which again is not true. Now if $$\max \Upsilon \leq d(a,a_{n})$$, then (2.10) gives

\begin{aligned}& \theta \bigl(d(a_{n},\Gamma a)\bigr) \leq \bigl( \theta \bigl( d(a,a_{n}) \bigr) \bigr) ^{{\varsigma _{1}}+{\varsigma _{2}}+{\varsigma _{3}}+{ \varsigma _{4}}}< \theta \bigl( d(a,a_{n}) \bigr) , \\& d(a_{n},\Gamma a) < d(a,a_{n}),\quad \text{since } \theta \in \chi , \\& d(a,\Gamma a) < 0,\quad \text{as } n\rightarrow \infty , \end{aligned}

which implies

\begin{aligned}& d(a,\Gamma a) =0, \\& \Gamma a =a. \end{aligned}

Similarly, for $$\max \Upsilon \leq d(a_{n-1},a_{n})$$ and $$\max \Upsilon \leq d(a_{n-1},a)$$, (2.10) gives $$\Gamma a=a$$. Hence $$a\in S$$ is a fixed point of Γ. For the uniqueness of the fixed point of Γ, let $$a,b\in S$$ be two fixed points of Γ such that $$a\neq b$$. Using (1.2),

\begin{aligned}& \begin{aligned} \theta \bigl(d(\Gamma a,\Gamma b)\bigr) &\leq \bigl[\theta \bigl\{ d(a,b)\bigr\} \bigr]^{\varsigma _{1}}\bigl[ \theta \bigl\{ d(a,\Gamma a)\bigr\} \bigr]^{\varsigma _{2}}\bigl[\theta \bigl\{ d(b,\Gamma b)\bigr\} \bigr]^{ \varsigma _{3}} \\ &\quad{}\times \biggl[ \theta \biggl\{ \biggl( \frac{d(a,\Gamma b)+d(b,\Gamma a)}{2} \biggr) \biggr\} \biggr] ^{ \varsigma _{4}}, \end{aligned} \\& \begin{aligned} \theta \bigl(d(a,b)\bigr) &\leq \bigl[\theta \bigl\{ d(a,b)\bigr\} \bigr]^{\varsigma _{1}}\bigl[\theta \bigl\{ d(a,a) \bigr\} \bigr]^{\varsigma _{2}} \bigl[\theta \bigl\{ d(b,b)\bigr\} \bigr]^{\varsigma _{3}} \\ &\quad{}\times \biggl[ \theta \biggl\{ \biggl( \frac{d(a,b)+d(b,a)}{2} \biggr) \biggr\} \biggr] ^{\varsigma _{4}}, \end{aligned} \\& \theta \bigl(d(a,b)\bigr) \leq \bigl[\theta \bigl(d(a,b)\bigr) \bigr]^{\varsigma _{1}+\varsigma _{4}}< \theta \bigl(d(a,b)\bigr), \end{aligned}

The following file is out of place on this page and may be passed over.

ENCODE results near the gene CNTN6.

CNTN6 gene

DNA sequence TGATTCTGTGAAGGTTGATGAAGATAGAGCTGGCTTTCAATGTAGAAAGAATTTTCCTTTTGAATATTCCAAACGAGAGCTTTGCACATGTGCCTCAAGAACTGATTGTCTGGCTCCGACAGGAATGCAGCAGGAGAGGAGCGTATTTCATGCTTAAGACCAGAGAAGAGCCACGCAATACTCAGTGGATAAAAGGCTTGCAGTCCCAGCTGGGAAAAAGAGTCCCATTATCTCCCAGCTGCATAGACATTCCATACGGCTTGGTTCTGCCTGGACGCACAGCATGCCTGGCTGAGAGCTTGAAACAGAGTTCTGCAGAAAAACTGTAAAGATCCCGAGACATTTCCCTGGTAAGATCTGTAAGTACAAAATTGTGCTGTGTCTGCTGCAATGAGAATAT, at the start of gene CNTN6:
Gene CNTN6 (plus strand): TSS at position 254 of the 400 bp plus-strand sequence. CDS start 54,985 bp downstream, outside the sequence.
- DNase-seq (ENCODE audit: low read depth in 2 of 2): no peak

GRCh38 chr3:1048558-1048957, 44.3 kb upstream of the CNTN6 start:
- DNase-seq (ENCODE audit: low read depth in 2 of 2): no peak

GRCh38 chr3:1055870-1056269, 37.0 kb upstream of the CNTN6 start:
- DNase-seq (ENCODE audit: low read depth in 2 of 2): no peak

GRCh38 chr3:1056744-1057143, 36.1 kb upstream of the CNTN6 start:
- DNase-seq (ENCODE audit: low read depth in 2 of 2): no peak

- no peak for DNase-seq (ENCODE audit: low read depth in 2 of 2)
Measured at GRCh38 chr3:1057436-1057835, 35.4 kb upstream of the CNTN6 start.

which is not true. This proves the theorem. □

### Corollary 1

Let $$\Gamma :S\rightarrow S$$ be a self-mapping and $$(S,d)$$ be a compact metric space. Suppose there is $$\theta \in \chi$$ and Γ satisfies (1.2). Then Γ has a unique fixed point.

### Proof

The proof of this corollary is a direct consequence of Theorem 4, because it is well known that if S is compact then S is complete. Hence $$(S,d)$$ is complete. Therefore, Γ has a unique fixed point in S. □

### Example 3

Let $$(S,d)$$ be a metric space with metric

$$d ( a,b ) = \vert a-b \vert \quad \text{for all }a,b \in S,$$

where $$S=\{a_{n}=1+3+5+\cdots +(2n-1)=n^{2}: \forall n \in \mathbb{N} \}$$. Define a mapping $$\Gamma :S\rightarrow S$$ by

$$\Gamma a=\frac{1}{a},\quad \text{for all }a\in S.$$

Let $$a_{0}\in S$$ be an arbitrary point. Consider a sequence $$\{ a_{n} \} _{n\in \mathbb{N} }$$ in S, defined by $$a_{n+1}=\Gamma a_{n}$$. Clearly, $$(S,d)$$ is a complete metric space. To check whether Γ is a Banach contraction or not, we write, for $$1\leq m< n$$,